12 tablespoons unsalted butter, cut into chunks
1 1/2 cups (12 ounces) unsulphured dark or unsulphured blackstrap molasses * (see Note below)
3/4 cup brown sugar
1/3 cup white sugar
3 1/4 cups all-purpose flour
1/2 teaspoon fine salt
2 1/2 teaspoons baking soda
2 teaspoons ground ginger
1/2 teaspoon cinnamon
2 teaspoons espresso powder (optional)
1 teaspoon vanilla
2 large eggs, beaten
1 1/2 cups whole milk
Heat the oven to 350°F. Lightly butter or grease a 10-inch springform cake pan.
Place the chunks of butter in a 2-quart saucepan set over medium heat. Pour in the molasses and whisk in the brown sugar and white sugar. Whisk as the butter melts. When the butter has melted and is completely liquid, and the sugar has dissolved and is no longer grainy, give it a final stir and turn off the heat. Set the pan aside to cool. (The molasses will look slightly separated from the melted fat; they won’t be smoothly combined.)
Use a clean dry whisk to combine the flour, salt, baking soda, ginger, cinnamon and espresso powder in a large bowl. (The espresso powder is optional; it will lend one more dimension of flavor to your cake.)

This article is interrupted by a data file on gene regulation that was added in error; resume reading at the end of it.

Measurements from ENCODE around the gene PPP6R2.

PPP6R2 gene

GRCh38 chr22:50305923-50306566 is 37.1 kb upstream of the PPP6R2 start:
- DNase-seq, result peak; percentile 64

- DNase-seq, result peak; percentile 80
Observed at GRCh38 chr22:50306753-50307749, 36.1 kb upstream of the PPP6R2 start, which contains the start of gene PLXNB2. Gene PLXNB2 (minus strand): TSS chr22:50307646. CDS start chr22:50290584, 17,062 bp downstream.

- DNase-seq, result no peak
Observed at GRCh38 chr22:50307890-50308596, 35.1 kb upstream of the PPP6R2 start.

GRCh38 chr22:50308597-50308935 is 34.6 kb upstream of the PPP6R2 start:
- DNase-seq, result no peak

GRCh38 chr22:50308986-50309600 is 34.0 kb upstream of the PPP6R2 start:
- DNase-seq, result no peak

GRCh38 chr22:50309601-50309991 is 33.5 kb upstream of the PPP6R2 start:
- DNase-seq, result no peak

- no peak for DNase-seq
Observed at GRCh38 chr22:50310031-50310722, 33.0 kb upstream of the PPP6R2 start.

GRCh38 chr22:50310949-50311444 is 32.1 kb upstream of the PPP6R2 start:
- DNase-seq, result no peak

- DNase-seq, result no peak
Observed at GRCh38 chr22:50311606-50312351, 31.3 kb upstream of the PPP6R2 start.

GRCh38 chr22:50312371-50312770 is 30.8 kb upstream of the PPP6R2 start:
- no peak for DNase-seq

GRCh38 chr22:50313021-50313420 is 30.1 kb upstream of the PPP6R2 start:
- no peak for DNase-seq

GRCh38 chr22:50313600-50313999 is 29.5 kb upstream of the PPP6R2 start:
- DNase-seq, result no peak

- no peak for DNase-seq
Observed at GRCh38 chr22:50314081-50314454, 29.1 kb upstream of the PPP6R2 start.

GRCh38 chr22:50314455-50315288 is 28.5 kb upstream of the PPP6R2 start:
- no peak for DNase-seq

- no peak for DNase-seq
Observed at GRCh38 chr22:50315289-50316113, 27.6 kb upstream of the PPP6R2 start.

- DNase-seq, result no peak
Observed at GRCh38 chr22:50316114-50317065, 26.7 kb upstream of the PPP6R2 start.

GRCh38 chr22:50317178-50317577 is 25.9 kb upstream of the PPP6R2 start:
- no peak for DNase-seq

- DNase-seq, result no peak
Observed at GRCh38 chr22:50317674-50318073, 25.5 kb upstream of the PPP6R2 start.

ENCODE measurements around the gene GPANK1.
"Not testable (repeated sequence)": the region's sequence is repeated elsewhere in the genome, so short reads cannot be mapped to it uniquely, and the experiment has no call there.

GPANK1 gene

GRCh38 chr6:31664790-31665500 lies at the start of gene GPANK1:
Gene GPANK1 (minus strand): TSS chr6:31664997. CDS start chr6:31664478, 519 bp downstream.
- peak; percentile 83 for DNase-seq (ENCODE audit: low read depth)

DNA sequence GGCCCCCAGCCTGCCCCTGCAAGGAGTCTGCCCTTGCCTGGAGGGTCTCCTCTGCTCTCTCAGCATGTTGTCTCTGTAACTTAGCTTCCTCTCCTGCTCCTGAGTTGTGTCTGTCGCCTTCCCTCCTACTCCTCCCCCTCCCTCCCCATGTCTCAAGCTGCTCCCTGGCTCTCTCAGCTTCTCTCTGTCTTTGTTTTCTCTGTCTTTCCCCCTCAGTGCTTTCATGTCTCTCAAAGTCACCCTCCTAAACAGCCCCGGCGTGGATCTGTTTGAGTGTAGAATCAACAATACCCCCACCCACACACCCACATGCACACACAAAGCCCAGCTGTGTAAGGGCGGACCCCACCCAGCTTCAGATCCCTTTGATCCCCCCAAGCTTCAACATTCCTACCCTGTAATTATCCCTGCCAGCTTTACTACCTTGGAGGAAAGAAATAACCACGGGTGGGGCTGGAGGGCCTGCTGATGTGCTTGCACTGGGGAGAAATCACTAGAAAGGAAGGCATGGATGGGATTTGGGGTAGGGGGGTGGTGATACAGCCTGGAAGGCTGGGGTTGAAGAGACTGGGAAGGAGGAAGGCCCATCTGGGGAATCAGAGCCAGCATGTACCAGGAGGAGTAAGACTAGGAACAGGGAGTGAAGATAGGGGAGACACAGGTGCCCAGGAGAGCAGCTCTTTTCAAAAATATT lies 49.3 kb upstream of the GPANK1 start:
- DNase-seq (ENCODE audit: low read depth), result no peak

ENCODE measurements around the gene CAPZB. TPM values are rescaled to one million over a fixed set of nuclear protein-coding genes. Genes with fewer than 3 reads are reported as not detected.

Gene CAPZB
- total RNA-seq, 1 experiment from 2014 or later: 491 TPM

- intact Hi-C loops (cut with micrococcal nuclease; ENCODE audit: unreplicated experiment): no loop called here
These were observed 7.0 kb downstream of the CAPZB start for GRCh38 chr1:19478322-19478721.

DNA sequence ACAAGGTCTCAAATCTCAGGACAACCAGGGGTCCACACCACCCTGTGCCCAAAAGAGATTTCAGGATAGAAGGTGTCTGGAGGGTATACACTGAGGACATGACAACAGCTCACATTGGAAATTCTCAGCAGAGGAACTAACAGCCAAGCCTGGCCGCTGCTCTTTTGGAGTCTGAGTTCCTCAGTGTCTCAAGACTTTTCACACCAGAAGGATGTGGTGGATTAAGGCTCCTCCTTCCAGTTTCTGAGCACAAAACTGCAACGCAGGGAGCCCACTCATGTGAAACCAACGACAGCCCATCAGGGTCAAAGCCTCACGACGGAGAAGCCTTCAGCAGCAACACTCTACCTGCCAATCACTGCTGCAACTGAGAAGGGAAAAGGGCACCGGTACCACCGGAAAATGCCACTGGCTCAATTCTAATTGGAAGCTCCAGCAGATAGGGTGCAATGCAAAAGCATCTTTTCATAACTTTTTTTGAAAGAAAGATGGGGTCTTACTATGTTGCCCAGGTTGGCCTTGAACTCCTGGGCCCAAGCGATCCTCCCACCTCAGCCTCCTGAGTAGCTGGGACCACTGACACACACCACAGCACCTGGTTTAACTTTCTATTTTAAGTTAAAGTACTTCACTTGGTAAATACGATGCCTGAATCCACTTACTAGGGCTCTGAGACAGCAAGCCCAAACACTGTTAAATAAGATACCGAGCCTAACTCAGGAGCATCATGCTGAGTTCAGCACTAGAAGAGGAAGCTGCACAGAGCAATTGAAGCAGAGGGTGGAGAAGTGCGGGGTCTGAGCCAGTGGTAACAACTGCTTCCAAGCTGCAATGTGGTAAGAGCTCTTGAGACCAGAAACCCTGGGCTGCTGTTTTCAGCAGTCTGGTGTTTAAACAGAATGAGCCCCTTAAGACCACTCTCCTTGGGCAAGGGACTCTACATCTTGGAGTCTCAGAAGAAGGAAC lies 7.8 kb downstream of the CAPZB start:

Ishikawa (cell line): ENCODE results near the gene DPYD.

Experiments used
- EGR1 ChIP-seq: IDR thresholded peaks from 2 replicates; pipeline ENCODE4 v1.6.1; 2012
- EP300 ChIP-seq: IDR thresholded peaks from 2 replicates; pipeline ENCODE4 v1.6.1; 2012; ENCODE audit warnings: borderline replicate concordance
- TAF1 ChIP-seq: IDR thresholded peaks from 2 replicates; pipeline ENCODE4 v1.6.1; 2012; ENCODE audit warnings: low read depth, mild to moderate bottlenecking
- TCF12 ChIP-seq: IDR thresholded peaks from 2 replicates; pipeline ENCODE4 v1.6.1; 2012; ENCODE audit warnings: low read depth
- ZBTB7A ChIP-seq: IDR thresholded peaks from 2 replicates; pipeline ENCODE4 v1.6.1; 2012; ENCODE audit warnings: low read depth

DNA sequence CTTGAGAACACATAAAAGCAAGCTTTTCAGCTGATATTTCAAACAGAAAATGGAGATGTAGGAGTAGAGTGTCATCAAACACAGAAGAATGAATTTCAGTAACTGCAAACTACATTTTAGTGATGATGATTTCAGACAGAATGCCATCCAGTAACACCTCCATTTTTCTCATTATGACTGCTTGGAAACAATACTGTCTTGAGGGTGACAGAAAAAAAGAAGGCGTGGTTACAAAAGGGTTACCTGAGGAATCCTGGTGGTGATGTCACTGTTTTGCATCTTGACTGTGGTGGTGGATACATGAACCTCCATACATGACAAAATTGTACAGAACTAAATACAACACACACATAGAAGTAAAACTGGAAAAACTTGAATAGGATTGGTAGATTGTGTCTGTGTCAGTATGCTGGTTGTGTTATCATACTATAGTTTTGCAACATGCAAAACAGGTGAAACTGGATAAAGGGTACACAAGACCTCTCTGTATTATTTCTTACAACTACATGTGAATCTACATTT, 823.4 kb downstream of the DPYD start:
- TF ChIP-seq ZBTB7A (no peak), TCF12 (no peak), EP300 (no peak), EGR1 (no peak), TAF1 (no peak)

Whisk the vanilla, eggs, and milk into the saucepan with the molasses and melted butter. When it is completely combined, pour this liquid slowly into the bowl of dry ingredients. Whisk thoroughly to combine, making sure there are no lumps.
Pour the thick batter into the prepared springform pan. Bake at 350°F for 45 to 50 minutes or until a tester inserted in the center of the cake comes out clean. Let cool for 20 or 30 minutes, then run a thin, flexible knife around the inside of the pan to help the cakes edges release. Remove the cake from the pan and let it cool completely on a cooling rack before icing.
Loaf Variation: You can also bake this cake in a loaf pan. Instead of using a springform pan, use two 8.5″Wx4.5″Dx2.75″H loaf pans, well-greased. Bake at 350°F for 45 to 55 minutes or until a knife comes out clean.
Note on molasses: If you want the very dark, nearly black cake seen here, use unsulphured blackstrap molasses. Lighter molasses varieties will still work fine in this cake, but it won’t be as dark or have any many bitter notes. If you want a lighter spice cake, then use regular molasses.
Frost with Cooked Cream Cheese Icing
courtesy of http://www.thekitchn.com